If DC and high frequency (>2,000Hz) PWM driven constant current LED solutions produce no visible flicker, why consider a source with greater flicker presence? Read the rest of this entry »

Solid-state lighting presents many opportunities to create fidelity in specification of lighting not practical or available before. Further, the blend of aggressive marketing, hype, and deception on the part of solid-state product manufacturers demands more diligent specification than ever before. The days of the conventional mode of specifying luminaires and lamps as two separate components, with experiential trust in both, is over. Today, luminaires and light sources are integral to one another, often offered up by those who have marginal experience, and a strong desire to realize sales. The only defense against predatory and overly aggressive marketing is to understand and develop a strong specification foundation. The next protective barrier is to hold that specification. The following are suggestions for building a solid-state lighting foundation for any luminaire specification, with rationalization for each consideration in practical terms. Read the rest of this entry »

There are many subjects in lighting, specifically in the universe of solid-state lighting, that need to be actively discussed and openly debated. Issues such as qualitative issues (color, color accuracy, glare, brightness, illuminance levels, etc..) over quantitative (lumens per watt), or the discussion of blue light content, or scotopic v. photopic, or supplier issues, or even the problems of being a small fish in a pond filled with big bloated corporate fish and a governmental agency who believes itself now a lighting expert… These all require active dialog to be resolved and grow understanding.  Too many times, the discussion of important topics are held in little rooms, hidden from view, with conclusions drawn, recommendations and regulations written – to be handed down like tablets from the mount, for us all to simply step in line and accept as fact. We have far too many instances of white paper writing scientists issuing their narrowly focused findings through their myopic peer groups, to be used as swords and weapons against the unwashed and unknowing masses. I find the creeping movement of lighting away from its roots as a human experience enhancing art-form into the hands of marketing zealots, narrow minded PhD’s working in their corporate labs, and federal or state agencies with agendas to follow outside our need to know… well, disheartening and disgusting. Read the rest of this entry »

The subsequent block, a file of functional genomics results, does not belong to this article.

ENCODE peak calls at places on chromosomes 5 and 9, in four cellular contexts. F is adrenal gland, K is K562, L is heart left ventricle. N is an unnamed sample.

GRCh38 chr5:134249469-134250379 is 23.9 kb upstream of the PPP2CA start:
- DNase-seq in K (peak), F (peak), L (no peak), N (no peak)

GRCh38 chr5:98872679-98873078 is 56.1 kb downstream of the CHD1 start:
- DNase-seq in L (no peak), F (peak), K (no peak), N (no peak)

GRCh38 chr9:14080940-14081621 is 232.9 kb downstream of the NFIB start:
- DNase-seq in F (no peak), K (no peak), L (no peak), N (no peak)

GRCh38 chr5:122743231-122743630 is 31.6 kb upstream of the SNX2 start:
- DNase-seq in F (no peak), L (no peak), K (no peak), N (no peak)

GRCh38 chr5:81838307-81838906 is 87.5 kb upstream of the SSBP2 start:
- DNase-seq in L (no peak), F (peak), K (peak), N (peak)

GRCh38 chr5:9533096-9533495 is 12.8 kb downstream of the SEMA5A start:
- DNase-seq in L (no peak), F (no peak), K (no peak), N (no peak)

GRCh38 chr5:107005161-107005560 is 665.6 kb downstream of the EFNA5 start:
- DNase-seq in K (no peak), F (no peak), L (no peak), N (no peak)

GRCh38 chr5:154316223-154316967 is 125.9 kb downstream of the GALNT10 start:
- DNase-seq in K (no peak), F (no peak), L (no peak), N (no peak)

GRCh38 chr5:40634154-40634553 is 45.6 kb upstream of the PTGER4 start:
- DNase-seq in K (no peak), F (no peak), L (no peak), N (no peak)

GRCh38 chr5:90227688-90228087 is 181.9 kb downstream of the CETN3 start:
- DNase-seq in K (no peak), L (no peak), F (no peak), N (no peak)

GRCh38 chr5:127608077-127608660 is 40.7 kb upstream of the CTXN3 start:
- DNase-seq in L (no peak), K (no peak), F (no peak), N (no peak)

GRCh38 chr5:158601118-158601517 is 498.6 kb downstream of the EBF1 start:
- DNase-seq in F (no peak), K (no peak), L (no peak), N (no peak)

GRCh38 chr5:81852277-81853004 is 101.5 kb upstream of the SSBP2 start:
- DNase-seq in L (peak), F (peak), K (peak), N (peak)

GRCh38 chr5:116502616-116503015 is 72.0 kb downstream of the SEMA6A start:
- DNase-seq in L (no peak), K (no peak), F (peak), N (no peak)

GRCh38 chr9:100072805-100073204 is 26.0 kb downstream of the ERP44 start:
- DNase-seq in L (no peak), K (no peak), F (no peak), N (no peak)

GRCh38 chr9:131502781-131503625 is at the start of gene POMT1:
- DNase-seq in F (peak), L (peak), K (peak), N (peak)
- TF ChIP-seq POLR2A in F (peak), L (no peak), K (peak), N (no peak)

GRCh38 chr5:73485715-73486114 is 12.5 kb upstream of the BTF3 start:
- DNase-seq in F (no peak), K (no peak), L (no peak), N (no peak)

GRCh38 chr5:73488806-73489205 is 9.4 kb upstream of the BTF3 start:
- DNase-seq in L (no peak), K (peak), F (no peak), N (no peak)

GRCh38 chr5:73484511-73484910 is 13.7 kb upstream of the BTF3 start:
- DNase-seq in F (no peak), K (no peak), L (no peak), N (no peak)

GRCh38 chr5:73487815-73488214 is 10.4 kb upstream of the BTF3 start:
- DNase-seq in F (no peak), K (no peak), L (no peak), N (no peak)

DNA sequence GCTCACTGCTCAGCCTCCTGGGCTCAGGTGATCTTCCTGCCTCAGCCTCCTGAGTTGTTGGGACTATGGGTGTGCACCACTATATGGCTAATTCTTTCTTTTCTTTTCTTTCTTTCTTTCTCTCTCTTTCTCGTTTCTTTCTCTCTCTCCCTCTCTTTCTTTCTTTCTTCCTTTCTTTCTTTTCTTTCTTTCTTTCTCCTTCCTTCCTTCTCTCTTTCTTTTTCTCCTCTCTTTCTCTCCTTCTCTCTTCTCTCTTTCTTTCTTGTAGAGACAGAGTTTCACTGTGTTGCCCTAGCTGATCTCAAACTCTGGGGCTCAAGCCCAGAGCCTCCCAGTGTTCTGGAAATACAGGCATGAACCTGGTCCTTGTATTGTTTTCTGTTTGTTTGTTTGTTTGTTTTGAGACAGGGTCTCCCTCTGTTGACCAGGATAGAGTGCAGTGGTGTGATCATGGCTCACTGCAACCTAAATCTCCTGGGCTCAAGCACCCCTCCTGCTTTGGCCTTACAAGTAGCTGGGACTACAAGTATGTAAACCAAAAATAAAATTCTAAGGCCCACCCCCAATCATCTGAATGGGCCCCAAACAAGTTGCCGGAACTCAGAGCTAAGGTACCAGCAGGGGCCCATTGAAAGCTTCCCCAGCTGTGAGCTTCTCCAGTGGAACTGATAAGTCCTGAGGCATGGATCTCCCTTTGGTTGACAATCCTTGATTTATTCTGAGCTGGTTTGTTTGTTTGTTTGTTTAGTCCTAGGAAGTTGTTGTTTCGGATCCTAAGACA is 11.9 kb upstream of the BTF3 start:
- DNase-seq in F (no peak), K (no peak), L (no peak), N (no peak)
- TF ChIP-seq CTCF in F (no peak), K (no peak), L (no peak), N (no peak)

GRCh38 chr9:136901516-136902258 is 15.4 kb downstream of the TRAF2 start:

In 2010 we purchased our first 3D printer, a Dimension bst1200es from Stratasys. My intent from the off was to use it for making functional parts, over pure prototype uses. This meant that the traditional SLA process, which is very costly to own and operate, was not a consideration. I wanted parts made of a material that could stand being put into actual finished goods. This led to FDM (Fused Deposition Modeling). The material it prints is ABS plus, which is an excellent plastic for internal bits as well as structural components, within reason. I wrote a bit on this, with a video link during Week Thirteen of the 52 in 52 project that year. Since then, I have printed literally thousands of parts on this machine. I have guns fitted with stocks and stock parts made from the material, I have a motorcycle loaded with it in various uses, from fender supports to electrical housings. I’ve used it to make trade show light fixtures, sculptures, and holding fixtures for welding and vises on the CNC machining center (another 3D device). For more thoughts on 3D Printing, you can download a copy of  The Real 3D’s of 3D Printing, a presentation I gave on the topic to a 3D printing and maker group.

Recently, in the interest of lowering printed part cost and expand capacity, I added a second 3D printer. Read the rest of this entry »